Wednesday, April 8, 2009

Book Review: Band of Brothers

"And Crispin Crispian shall ne'er go by,
From this day to the ending of the world,
But we in it shall be remembered;
We few, we happy few, we band of brothers;
For he today that sheds his blood with me
Shall be my brother; be he ne'er so vile,
This day shall gentle his condition:
And gentlemen in England now abed
Shall think themselves accursed they were not here,
And hold their manhoods cheap whiles any speaks
That fought with us upon Saint Crispin's day." (Henry V, Act IV, Scene iii)

Recently I completed reading Stephen Ambrose's non-fiction book Band of Brothers : E Company, 506th Regiment, 101st Airborne from Normandy to Hitler's Eagle's Nest (Yes, that's the complete title) and it was absolutely wonderful. For those of you uncultured swine out there who may not have realized where the title came from, yes, it's Shakespeare. In the play Henry V, King Henry prepares his troops for battle at Agincourt. The troops were sorely outnumbered and sorely fatigued, but King Henry rallies the troops with his rousing speech (an excerpt is found at the beginning of the post). Really it speaks to the brotherhood that established in war between those men who fight valiantly side by side. In the case of Easy Company, they developed this brotherhood as well. The fierceness of battle and the ability to develop a profound trust and love for those they endured combat with was what helped them to form this brotherhood.

I will admit I was first introduced to Band of Brothers by my little brothers and the HBO series. And in all honesty, if I was to pick one, I would say watch the series instead of reading the book (Of course I will also warn that the series is not for the faint of heart. The language is strong and the violence is not for the faint of heart, so viewer beware). The book was interesting because I think it helped to see more insights into what really occurred. It was such an interesting thing as I read to follow the experiences of these soldiers and their tour through Europe during World War II. These men went through some of the most trying circumstances of the war and lost a number of their friends along the way. But I think this book has value in being read because it teaches: a profound appreciation for those who have served in the military in the past and those who continue to serve today, about leadership, and about unity and brotherhood. I do highly recommend the read.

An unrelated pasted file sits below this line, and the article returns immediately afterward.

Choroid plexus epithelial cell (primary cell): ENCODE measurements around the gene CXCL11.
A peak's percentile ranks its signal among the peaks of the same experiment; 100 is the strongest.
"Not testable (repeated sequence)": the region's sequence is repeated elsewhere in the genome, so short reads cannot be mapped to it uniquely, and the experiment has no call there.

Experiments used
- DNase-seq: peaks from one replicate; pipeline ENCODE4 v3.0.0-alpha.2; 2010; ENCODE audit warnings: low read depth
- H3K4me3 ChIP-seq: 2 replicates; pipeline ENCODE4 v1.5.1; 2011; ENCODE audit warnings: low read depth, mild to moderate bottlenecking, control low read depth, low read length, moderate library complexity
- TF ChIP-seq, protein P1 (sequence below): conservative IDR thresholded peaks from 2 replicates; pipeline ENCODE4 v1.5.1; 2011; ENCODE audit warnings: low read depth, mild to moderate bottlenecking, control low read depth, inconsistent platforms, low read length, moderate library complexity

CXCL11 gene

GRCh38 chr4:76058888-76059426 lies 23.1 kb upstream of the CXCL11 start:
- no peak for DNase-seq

Overall it is a very well written book. Ambrose is very readable, which extends to all audiences. The storyline is rather flowing and certainly engaging. Because of the fact it follows such a chronological history you can immerse yourself in the context of the story. The characters (and yes, I use that term loosely since clearly these are real people, such as Major Dick Winters pictured left probably the main character of the story) are very likable and you grow attached to them during their journey. As far as weaknesses, I feel like there are so many different characters that it is often hard to keep them straight. I had a similar problem with that while watching the show, even though I think even fewer characters are in the show but it was hard to keep names straight. A lot of the characters in the book are so briefly introduced that you aren't sure who to expect to keep track of or not. I did appreciate the photographs included of many of the main characters to help put a face to the names. I also feel like the flow and continuity of the story really breaks down often times. I think Ambrose seeks to throw so many different aspects into the story to keep it more historical that it somewhat discounts the actual flow of the story and sometimes these inclusions seem a bit out of place.

Of course my critiques notwithstanding, I highly recommend you take the opportunity to read this book. It will give you a very different outlook toward those who have served in World War II. Here's a couple of clips from the actual show (I'll give an overall advisory here that a lot of this is strong content, I'll give a specific advisory with each clip):

The official trailer (Suitable for most audiences)

Drop on D-Day (Moderate language and violence)

Clip of the taking of Carentan (Strong language and heavy violence)


Anonymous said...

Favorite Shakespeare speech ever, followed by "Friends, Romans, countrymen...!"

The Brymers said...

Thanks for posting this Scott! It sounds like something cool I will definitely read someday.
By the way, I didn't recognize the oink :)